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Unlocking Health’s Future: Tissue Engineering and Regenerative Medicine | Ignite the Revolution in Cell Healing and Regeneration!

“Tissue Engineering and Regenerative Medicine. Tissue engineering has evolved from the field of biomaterial development. It refers to the practice of combining scaffolds, cells, and biologically active molecules to create functional tissues. The goal of tissue engineering is to gather ideas or theories that restore, maintain, or improve damaged tissues or entire organs. The FDA has approved examples of engineered tissues such as artificial skin and artificial cartilage. It is important to highlight that they currently have limited use in human patients.

Regenerative medicine is a broad field that includes tissue engineering but also incorporates research on self-healing. It occurs when the body uses its systems, sometimes with the help of foreign biological material. To recreate cells and rebuild tissues and organs. The terms “tissue engineering” and “regenerative medicine” have become interchangeable. As the field aims to focus on cures rather than treatments for complex and often chronic diseases.

This field continues to evolve. In addition to medical applications, non-therapeutic applications include using tissues as biosensors to detect biological or chemical threats and tissue chips that we use to test the toxicity of an experimental drug.

How do tissue engineering and regenerative medicine work?

Cells are the fundamental components of tissue, and tissues are the basic unit of function in the body. Generally, groups of cells form and secrete their support structures, called the extracellular matrix. This matrix, or scaffold, does more than just serve as support for cells; it also acts as a repeater station for various signaling molecules. Thus, cells receive messages from many sources made available from the local environment. Each signal can initiate a chain of responses that determine what happens to the cell. By understanding how individual cells respond to signals, how they interact with their surroundings, and how they organize into tissues and organisms, researchers have been able to manipulate these processes to heal damaged tissues or even create new ones.

The process often begins with the construction of a scaffold from a wide range of possible sources, from proteins to plastics. Once scaffolds are created, cells can be introduced with or without a “cocktail” of growth factors. If the environment is suitable, tissue develops. In some cases, cells, scaffolds, and growth factors are all mixed at the same time, allowing the tissue to “self-assemble.”

Another method to create new tissue uses an existing scaffold. Cells from a donated organ are removed, and the remaining collagen scaffold is used to grow new tissue. This process has been used for tissue engineering of the heart, liver, lung, and kidney. This approach offers great hope for using scaffolding with discarded human tissue during surgery and combining it with a patient’s cells to make customized organs that are not rejected by the immune system.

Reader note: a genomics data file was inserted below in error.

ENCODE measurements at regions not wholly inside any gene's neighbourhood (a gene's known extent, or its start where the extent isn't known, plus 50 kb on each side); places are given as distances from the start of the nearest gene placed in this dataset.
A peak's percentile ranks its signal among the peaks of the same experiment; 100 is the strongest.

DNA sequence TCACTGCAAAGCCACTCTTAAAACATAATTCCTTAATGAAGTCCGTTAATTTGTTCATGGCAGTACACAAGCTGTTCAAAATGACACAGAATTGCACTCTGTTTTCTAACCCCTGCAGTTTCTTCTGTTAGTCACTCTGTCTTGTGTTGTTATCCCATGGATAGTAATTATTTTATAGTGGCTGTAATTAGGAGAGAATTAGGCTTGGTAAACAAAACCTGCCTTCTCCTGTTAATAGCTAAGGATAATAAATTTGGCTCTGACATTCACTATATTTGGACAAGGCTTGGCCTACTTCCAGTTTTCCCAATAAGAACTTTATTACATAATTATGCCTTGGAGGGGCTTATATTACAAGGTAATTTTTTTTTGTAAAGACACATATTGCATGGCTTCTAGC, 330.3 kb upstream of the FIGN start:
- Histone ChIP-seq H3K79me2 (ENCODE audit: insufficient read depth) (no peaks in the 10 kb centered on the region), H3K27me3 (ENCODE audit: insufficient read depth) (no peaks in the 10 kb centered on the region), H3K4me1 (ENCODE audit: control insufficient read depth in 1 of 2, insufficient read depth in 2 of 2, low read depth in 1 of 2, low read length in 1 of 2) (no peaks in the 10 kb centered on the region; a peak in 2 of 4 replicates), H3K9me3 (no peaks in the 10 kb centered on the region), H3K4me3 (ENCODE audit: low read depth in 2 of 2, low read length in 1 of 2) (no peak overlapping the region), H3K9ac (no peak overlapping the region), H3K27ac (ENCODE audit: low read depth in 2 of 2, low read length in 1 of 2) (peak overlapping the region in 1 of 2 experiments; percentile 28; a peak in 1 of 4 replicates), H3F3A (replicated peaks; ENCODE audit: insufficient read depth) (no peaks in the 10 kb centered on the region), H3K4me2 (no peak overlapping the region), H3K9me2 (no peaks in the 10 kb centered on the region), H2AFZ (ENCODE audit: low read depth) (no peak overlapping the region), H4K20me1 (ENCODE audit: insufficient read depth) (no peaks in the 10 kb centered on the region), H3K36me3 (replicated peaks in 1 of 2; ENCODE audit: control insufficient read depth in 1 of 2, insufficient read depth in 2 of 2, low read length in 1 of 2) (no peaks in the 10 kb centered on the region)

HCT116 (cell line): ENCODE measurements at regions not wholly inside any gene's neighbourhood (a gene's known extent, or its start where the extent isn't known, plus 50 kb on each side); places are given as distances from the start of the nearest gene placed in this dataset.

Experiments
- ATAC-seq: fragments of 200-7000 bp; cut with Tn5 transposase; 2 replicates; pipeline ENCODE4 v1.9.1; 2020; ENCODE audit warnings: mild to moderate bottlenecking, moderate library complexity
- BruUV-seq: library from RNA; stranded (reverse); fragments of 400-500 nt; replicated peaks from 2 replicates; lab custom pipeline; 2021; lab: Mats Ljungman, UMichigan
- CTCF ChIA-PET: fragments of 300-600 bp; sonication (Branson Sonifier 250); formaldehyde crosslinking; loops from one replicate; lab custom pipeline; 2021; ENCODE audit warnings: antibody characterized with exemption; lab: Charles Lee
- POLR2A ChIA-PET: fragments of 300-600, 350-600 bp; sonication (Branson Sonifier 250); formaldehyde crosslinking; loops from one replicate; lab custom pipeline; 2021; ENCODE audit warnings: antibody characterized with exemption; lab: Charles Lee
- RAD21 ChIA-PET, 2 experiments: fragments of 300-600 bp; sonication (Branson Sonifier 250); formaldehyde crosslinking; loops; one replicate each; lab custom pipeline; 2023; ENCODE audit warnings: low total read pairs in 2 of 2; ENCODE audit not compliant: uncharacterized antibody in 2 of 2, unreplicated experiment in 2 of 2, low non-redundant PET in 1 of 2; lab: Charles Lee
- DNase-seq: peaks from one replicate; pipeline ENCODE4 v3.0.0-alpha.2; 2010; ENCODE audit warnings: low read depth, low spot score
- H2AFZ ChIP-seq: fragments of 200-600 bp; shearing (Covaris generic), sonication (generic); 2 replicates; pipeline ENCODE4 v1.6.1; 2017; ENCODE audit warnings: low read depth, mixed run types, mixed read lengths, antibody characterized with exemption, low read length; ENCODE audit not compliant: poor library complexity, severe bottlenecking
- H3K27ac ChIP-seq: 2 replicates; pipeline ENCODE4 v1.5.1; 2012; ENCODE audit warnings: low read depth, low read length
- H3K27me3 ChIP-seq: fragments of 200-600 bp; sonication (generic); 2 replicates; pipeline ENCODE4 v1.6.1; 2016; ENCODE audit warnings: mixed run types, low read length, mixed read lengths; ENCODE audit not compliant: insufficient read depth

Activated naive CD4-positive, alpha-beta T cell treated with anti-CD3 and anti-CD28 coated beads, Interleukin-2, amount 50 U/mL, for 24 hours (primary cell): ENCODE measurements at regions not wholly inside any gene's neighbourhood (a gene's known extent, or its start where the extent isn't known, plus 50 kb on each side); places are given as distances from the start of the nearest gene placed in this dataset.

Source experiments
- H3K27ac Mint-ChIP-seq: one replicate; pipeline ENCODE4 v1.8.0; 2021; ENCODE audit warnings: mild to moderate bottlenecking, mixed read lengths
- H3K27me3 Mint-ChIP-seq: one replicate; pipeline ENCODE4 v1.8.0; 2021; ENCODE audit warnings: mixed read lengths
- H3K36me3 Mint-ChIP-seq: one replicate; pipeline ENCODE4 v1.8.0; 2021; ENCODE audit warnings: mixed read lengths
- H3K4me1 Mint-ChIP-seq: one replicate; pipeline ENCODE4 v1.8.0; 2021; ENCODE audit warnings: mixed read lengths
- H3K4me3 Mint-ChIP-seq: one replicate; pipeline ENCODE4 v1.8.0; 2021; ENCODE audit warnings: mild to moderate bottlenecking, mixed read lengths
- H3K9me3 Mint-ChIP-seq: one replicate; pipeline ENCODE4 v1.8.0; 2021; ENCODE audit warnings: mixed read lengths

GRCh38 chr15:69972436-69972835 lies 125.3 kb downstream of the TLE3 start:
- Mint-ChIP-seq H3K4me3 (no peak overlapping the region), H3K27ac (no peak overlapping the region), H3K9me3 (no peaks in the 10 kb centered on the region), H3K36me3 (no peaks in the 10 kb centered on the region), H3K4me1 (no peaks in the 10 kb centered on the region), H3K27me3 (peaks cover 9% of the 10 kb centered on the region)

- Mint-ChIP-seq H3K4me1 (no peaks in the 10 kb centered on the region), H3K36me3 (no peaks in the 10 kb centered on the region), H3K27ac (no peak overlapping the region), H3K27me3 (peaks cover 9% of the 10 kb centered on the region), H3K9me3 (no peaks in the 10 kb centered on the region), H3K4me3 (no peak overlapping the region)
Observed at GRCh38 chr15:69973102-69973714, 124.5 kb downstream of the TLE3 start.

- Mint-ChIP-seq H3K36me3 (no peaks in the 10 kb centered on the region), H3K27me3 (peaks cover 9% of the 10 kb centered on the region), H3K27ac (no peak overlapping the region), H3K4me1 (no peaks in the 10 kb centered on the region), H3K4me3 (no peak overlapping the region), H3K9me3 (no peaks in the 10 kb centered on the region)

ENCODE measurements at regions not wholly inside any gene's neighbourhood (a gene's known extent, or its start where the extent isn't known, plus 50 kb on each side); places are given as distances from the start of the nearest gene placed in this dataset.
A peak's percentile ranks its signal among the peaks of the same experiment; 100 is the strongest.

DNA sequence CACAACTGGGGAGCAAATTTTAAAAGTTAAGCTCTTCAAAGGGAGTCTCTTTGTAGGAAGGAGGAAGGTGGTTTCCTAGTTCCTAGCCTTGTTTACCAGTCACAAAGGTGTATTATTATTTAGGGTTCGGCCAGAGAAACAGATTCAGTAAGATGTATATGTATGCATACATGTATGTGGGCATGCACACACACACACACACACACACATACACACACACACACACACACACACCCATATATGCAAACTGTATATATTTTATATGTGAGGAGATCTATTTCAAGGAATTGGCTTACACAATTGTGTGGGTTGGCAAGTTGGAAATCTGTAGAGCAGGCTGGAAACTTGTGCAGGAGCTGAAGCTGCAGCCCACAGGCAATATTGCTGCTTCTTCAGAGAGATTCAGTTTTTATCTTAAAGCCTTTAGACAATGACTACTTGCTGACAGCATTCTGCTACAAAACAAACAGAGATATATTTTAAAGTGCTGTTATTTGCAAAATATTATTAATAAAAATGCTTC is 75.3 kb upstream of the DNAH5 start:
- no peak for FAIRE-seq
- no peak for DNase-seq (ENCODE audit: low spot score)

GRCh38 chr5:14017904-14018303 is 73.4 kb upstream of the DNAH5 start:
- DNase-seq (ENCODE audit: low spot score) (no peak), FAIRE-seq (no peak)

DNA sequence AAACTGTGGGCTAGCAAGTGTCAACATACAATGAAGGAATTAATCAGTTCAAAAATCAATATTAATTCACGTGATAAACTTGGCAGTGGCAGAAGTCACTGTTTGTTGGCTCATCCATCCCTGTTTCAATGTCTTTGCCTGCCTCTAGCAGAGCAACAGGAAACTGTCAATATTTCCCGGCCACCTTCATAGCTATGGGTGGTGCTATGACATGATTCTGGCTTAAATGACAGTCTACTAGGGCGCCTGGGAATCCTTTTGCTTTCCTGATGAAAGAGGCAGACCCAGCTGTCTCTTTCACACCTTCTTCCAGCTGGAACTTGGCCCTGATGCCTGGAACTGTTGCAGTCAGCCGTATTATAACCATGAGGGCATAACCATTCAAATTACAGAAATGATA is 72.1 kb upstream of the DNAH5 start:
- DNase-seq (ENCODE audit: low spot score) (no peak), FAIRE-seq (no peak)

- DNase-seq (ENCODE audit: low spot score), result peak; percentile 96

Tissue Engineering and Regenerative Medicine

How do tissue engineering and regenerative medicine fit into current medical practices?

According to the NIH, tissue engineering currently plays a relatively small role in patient treatment. Supplementary bladders, small arteries, skin grafts, cartilage, and even a complete trachea have been implanted in patients. However, the procedures are still experimental and very costly. While more complex organ tissues such as the heart, lung, and liver have been successfully recreated in the laboratory. hey are still far from being fully reproducible and ready for implantation in a patient. However, these tissues can be highly useful in research, especially in drug development. By using functional human tissue to help select drugs, candidates could expedite development and provide key tools to facilitate personalized medicine, saving money and reducing the number of animals used for research.

What are NIBIB-funded researchers developing in the areas of tissue engineering and regenerative medicine?

NIBIB-supported research includes the development of new scaffold materials and new tools for manufacturing, imaging, monitoring, and preserving engineered tissues. Below are some examples of research in this area:

  • Stem Cell Control through Their Environment
  • Implantation of Human Livers in Mice
  • Creation of Mature Bone Stem Cells
  • Use of Meshes to Help Engineered Tissue Survive
  • New Hope for Injured Knees: Repairing cartilage has been challenging, if not impossible, due to the lack of a blood supply to promote regeneration. There has been a 50% long-term success rate using microfracture surgery in young adults with sports injuries, and little to no success in patients with widespread cartilage degeneration, such as osteoarthritis.
  • Regeneration of a New Kidney

If you want to learn more about regenerative medicine, I invite you to read our article “What Is Regenerative Medicine?”

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We specialize in treatments with human stem cells, led by Dr. Juan Antonio Garza Quintanilla, a specialist in stem cells. With over 36 years of research and clinical experience, we have proven the effectiveness of regenerative medicine and its incredible benefits for people who decide to recover their health.

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